Here's who's testifying at the fourth Jan. 6 committee hearing
The Jan. 6 committee's fourth public hearing will convene at 1 p.m. ET on Tuesday for another day of testimony from key witnesses as the panel builds lays out their case for former President Trump's culpability in the attack on the Capitol.
Why it matters: Tuesday's hearing is expected to focus on Trump's attempts to pressure local elections officials in Georgia and other states into rejecting 2020 election results.
What to expect: Republican officials including Arizona House Speaker Rusty Bowers, Georgia Secretary of State Brad Raffensperger and his chief operating officer Gabriel Sterling will headline Tuesday's hearing as the Jan. 6 committee continues to lay out Trump's attempted strategy to overturn the election.
- The committee will also focus on how this translated into threats against election workers themselves, including former Fulton County, Ga. elections worker Wandrea ArShaye “Shaye” Moss who will testify live.
- Moss and her mother faced violent threats after Trump and his allies targeted them by name.
Catch up quick: Former President Trump and his onetime lawyer Rudy Giuliani pressured Bowers into having the Arizona legislature appoint a false slate of Trump electors, which Bowers rejected.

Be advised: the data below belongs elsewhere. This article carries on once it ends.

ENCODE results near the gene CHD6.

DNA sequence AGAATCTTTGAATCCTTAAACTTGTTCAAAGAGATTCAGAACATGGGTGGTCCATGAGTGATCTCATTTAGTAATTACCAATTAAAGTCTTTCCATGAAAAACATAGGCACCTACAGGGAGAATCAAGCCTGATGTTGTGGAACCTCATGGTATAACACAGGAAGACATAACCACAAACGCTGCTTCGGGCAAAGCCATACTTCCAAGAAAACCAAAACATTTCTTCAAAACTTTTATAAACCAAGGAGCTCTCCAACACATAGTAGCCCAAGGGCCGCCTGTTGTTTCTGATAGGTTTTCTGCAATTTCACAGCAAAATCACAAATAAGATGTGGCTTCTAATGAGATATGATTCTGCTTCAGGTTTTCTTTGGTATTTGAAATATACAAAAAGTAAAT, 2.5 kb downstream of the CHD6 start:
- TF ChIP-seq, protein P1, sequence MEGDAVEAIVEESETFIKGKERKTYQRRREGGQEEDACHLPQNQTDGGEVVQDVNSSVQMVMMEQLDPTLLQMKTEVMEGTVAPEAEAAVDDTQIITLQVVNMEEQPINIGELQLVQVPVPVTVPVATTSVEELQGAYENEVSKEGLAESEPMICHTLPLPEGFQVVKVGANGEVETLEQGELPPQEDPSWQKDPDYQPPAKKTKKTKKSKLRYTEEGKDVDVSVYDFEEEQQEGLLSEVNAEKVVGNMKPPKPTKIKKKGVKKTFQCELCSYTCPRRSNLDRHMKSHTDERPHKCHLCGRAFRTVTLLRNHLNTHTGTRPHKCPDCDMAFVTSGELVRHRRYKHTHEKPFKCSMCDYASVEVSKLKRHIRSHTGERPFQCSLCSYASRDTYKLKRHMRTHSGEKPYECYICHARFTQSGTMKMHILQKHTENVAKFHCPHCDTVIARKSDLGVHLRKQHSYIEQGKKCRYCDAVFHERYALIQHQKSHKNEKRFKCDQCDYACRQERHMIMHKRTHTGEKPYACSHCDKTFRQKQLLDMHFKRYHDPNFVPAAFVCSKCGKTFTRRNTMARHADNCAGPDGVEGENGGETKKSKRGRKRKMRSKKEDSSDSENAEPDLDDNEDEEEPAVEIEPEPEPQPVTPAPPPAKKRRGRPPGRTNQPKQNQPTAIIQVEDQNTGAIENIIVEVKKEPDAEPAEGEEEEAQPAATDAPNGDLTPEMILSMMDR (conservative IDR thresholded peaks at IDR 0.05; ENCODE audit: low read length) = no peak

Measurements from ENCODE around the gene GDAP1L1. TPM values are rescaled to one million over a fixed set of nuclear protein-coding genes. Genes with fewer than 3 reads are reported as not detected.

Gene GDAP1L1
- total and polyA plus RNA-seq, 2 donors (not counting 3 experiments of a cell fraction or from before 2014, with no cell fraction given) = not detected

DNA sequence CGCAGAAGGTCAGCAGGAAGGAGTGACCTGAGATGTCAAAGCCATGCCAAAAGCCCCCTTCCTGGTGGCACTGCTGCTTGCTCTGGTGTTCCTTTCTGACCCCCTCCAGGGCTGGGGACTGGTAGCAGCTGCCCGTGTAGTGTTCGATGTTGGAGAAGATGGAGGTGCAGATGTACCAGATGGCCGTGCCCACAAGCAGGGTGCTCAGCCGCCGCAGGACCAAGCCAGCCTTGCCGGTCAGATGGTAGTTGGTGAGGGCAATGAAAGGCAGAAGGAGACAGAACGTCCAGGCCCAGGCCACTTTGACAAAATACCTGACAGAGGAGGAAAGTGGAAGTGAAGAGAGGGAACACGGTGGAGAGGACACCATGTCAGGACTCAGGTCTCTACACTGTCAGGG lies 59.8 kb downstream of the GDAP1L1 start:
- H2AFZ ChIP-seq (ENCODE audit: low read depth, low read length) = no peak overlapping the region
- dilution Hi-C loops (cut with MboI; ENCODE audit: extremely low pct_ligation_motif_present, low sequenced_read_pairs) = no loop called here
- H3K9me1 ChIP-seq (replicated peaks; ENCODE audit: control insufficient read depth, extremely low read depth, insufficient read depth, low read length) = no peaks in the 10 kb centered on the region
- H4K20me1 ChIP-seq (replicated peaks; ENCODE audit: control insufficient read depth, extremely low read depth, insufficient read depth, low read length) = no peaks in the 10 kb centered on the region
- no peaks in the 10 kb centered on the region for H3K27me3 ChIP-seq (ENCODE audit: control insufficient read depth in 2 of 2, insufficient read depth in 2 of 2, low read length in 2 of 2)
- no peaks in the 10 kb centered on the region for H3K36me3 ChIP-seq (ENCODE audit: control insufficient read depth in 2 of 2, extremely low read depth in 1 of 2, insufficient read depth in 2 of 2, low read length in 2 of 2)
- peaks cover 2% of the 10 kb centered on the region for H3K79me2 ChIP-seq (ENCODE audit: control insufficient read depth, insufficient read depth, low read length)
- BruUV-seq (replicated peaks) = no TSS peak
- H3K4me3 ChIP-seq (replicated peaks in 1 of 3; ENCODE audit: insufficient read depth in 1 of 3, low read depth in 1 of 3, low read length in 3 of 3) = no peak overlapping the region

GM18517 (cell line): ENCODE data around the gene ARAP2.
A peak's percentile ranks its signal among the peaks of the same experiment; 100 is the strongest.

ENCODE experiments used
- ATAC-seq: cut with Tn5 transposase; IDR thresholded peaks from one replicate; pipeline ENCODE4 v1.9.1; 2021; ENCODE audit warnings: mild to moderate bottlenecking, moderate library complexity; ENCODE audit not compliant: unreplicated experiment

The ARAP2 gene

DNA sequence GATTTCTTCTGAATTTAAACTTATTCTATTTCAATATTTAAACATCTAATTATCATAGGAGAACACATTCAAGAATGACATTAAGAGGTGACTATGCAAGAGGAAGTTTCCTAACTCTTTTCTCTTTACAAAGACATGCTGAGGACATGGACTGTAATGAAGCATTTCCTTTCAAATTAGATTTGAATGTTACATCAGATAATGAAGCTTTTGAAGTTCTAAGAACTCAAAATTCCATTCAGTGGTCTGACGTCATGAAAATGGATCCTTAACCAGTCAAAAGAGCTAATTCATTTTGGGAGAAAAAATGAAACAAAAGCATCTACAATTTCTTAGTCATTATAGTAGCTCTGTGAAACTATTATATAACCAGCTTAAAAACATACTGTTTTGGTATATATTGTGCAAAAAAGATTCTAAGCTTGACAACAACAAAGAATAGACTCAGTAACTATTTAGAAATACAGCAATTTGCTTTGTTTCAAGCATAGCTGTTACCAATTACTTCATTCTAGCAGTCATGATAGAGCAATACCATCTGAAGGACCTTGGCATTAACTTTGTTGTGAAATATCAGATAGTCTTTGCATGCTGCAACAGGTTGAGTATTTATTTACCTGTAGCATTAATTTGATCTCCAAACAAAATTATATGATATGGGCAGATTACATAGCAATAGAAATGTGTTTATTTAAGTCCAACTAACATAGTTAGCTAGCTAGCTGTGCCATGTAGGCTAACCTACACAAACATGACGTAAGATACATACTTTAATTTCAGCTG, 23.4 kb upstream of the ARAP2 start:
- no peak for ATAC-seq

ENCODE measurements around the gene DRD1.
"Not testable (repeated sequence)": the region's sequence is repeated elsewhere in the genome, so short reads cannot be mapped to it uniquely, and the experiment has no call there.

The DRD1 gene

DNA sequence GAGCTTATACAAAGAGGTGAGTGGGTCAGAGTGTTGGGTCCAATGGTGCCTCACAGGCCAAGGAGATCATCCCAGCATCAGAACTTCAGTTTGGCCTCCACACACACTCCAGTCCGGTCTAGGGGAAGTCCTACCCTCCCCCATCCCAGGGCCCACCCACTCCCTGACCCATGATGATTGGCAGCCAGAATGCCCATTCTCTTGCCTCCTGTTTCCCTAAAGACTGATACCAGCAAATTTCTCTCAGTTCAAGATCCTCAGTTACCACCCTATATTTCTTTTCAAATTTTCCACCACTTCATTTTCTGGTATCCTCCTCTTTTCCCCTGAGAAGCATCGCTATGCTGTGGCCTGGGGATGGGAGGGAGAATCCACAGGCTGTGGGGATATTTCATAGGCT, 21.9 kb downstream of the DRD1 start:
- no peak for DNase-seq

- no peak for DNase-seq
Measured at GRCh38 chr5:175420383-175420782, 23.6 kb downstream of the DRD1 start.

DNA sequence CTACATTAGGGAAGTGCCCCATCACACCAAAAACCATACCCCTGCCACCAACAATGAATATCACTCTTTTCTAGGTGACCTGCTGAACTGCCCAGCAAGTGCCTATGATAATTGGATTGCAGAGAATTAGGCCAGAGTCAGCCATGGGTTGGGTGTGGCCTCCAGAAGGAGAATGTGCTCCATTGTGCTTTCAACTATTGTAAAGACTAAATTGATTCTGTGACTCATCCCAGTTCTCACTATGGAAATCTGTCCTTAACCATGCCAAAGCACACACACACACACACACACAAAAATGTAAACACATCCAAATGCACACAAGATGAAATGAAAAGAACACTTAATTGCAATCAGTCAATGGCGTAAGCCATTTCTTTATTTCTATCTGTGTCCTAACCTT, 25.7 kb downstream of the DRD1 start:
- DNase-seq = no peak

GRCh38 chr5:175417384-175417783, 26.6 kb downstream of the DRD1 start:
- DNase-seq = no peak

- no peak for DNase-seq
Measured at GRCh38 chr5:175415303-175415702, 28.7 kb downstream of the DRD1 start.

- Raffensperger faced fierce condemnation from Trump for refusing to budge after the president pushed him to "find 11,780 votes" — enough to overturn Biden's win in the state — in an hourlong phone call.
- Both Raffensperger and Sterling followed up with repeated and public rebuttals of Trump's claims that the election was stolen.
The big picture: At last week's hearings, two of former Vice President Pence's legal aides testified that Pence had to repeatedly resist Trump's campaign to reject electoral votes.
- Greg Jacob, Pence's former counsel, also said former Trump attorney John Eastman acknowledged before the Jan. 6 riot that former Vice President Al Gore should not have been able to overturn the 2000 election and Kamala Harris should not be able to overturn the 2024 election — even though he claimed that then-Vice President Mike Pence "should do it today."
- Since the committee's first hearing, the U.S. has been privy to explosive revelations about House Republicans who sought pardons for their roles in attempts to overturn the 2020 election, as well as recorded testimony from former Attorney General Bill Barr and Ivanka Trump.
- The House select committee has said it also plans to seek testimony from conservative activist Ginni Thomas, wife of Supreme Court Justice Clarence Thomas.